Posts Tagged ‘Loyalty’
Even a negative example can teach leaders positive lessons. Read Luke 16:1-16.
As Jesus spoke with the crowd described in Luke 15:1-2, He told a perplexing story in chapter 16:1-13 that appeared at first glance to encourage dishonesty. Jesus’ real message is that Christian leaders should mimic the steward’s shrewdness, not his dishonesty. This story of the unrighteous manager teaches leaders lessons about shrewdness in business and a few subtle truths about leadership:
Competent leaders deserve and should insist on loyalty and commitment from their team. Read Luke 14:25-35.
During His three years of public ministry Jesus gave Himself wholly to His assignment from God and to His team. He demonstrated His ability, commitment, resourcefulness and intelligence in private settings, to the masses, and to the political and religious leaders of His day. Jesus’ example tended to drive the uncommitted away but attracted the committed. His passion to honor God and His competence in carrying out His assignment gained the trust, respect, loyalty and commitment of His team. Jesus never hesitated to tell His followers to count the costs of following Him because He wanted their all or nothing.
Wise leaders know that before demanding high levels of commitment, they must demonstrate a level of competence. Competence is required to gain the trust and respect of their team. John Maxwell discusses competence in a note in The Maxwell Leadership Bible:
Competence goes beyond words. It’s the leader’s ability to say it, plan it, and do it in such a way that others know you know your business – and know that they want to follow you. Competence must be sought at every organizational level. Incompetence can be tolerated nowhere, John Gardner once wrote, “The society which scorns excellence in plumbing because plumbing is a humble activity and tolerates shoddiness in philosophy because it is an exalted activity will have neither good plumbing nor good philosophy. Neither its pipes nor its theories will hold water.”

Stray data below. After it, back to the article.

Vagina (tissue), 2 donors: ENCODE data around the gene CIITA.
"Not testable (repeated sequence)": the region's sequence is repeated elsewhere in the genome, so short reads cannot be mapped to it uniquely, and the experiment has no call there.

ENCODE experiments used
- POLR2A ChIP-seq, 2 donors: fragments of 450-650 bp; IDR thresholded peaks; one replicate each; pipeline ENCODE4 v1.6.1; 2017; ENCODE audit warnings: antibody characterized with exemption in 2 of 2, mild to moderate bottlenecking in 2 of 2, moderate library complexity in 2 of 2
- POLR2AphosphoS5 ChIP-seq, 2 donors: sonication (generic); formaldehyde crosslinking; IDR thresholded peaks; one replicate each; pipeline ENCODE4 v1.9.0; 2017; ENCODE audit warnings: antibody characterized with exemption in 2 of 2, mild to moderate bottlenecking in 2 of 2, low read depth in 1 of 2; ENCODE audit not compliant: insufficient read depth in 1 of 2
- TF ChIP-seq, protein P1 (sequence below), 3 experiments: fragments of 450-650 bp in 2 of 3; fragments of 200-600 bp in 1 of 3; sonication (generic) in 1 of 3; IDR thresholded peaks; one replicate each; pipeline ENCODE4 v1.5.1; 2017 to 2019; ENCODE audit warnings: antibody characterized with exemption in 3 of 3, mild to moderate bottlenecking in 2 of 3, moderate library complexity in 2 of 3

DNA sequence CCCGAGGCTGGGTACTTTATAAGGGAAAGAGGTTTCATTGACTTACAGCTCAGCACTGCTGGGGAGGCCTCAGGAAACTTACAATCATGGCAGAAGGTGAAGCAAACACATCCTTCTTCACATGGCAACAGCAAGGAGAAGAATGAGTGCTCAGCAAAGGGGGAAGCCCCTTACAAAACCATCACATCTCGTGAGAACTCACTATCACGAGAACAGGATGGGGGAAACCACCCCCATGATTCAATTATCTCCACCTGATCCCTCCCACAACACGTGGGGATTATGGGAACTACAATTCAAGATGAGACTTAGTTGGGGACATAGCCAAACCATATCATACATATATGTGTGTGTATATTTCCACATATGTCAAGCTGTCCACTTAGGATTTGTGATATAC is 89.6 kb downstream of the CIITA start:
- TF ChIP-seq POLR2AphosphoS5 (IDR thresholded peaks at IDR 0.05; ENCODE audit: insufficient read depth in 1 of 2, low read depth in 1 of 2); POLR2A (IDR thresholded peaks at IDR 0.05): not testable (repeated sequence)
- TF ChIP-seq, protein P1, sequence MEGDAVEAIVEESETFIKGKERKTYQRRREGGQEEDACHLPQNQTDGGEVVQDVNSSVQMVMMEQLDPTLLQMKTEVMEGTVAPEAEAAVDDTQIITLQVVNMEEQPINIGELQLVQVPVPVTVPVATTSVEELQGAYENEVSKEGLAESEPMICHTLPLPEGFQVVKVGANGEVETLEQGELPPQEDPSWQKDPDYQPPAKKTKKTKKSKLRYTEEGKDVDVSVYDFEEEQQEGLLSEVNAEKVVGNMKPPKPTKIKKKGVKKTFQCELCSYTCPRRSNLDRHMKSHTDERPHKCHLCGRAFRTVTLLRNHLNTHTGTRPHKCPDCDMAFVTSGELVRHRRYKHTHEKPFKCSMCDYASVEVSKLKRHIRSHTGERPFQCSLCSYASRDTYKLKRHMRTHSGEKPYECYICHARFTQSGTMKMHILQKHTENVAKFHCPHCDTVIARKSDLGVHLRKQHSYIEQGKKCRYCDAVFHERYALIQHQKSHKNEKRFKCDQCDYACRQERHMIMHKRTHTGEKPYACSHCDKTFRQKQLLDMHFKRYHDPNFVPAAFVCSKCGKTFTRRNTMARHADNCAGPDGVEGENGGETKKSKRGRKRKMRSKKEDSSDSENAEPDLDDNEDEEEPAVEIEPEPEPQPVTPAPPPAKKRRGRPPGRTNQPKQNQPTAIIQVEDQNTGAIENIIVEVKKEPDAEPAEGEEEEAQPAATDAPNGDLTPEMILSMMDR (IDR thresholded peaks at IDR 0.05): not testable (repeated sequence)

Once a leader has demonstrated competence they must identify what it is within their organization that is worthy of their team’s commitment. I personally have found that rather than asking the question, “How do we get commitment?” it is better to ask, “To what or to whom are we committed?” No matter how competent the leader, until their team understands what they are doing that is worthy of commitment it will feel shallow to the team to be asked for commitment. For the Christian leader, when their organization’s goals and outcomes are properly related to God and the organization’s activities honor Him, commitment will make sense to the team.
Jesus said that His team’s love for Him needed to be so great that all other human relationships would pale by comparison. While it is true that only Jesus would qualify for that kind of devotion, leaders can learn from Jesus’ example and should not hesitate to ask their team to count the costs of being on the team so they can chose to get on board or leave for a cause and leader they can commit to wholeheartedly.
Job 11:13-15 “Yet if you devote your heart to Him and stretch out your hands to Him, If you put away the sin that is in your hand and allow no evil to dwell in your tent, then you will lift up your face without shame; you will stand firm and without fear.”
It takes great courage on the part of a leader to truly empower those on their team. Leaders that are honest with themselves inherently understand that some of the loyalty of individuals on their team will shift to the one empowered and some of the credit they had enjoyed will also be credited to their empowered teammate. Read 1 Samuel 18:7-29.
The people of Israel had been cruelly oppressed by Philistine rule. Israel’s King Saul and the nation of Israel desperately needed a victory over the Philistine Army. The Philistine soldier Goliath, a nine foot tall Olympic quality athlete/soldier, had single-handedly held Israel’s army at bay for weeks with his daily challenge for one-on-one combat with any Israelite soldier to decide the outcome of the war. King Saul offered a huge reward to the leader that would fight and defeat Goliath. There were no takers.
Leaders need courage, determination and healthy alliances to venture out and follow God. Read Ruth 1:1-18 and 2:11-12.
Seldom has a woman needed courage, determination and a healthy alliance more then Ruth. When she lost her husband, Ruth was left without any male familial support (1:4-5), a situation that in her culture left a woman destitute. In the midst of her circumstances, Ruth displayed great courage and loyalty when she made an alliance with Naomi, another woman without male familial support. She committed to go where Naomi went, accept Naomi’s people as her people and Naomi’s God as her God in return for Naomi’s love and care for her as a mother.
Through a set of very unfortunate circumstances Naomi became the leader of her family. She had a choice to become bitter or trust God. She made the right choice and drew others to God. Re-read the book of Ruth.
Naomi, her husband and two sons left Jerusalem in Judah and went to Moab to avoid the results of a famine. Her husband died shortly after the move and Naomi is left to live with her two sons and their Moabite wives for the next ten years. After the untimely death of her two sons, Naomi was left very vulnerable as a widow with two daughters-in-law in a foreign land and no male in the extended family.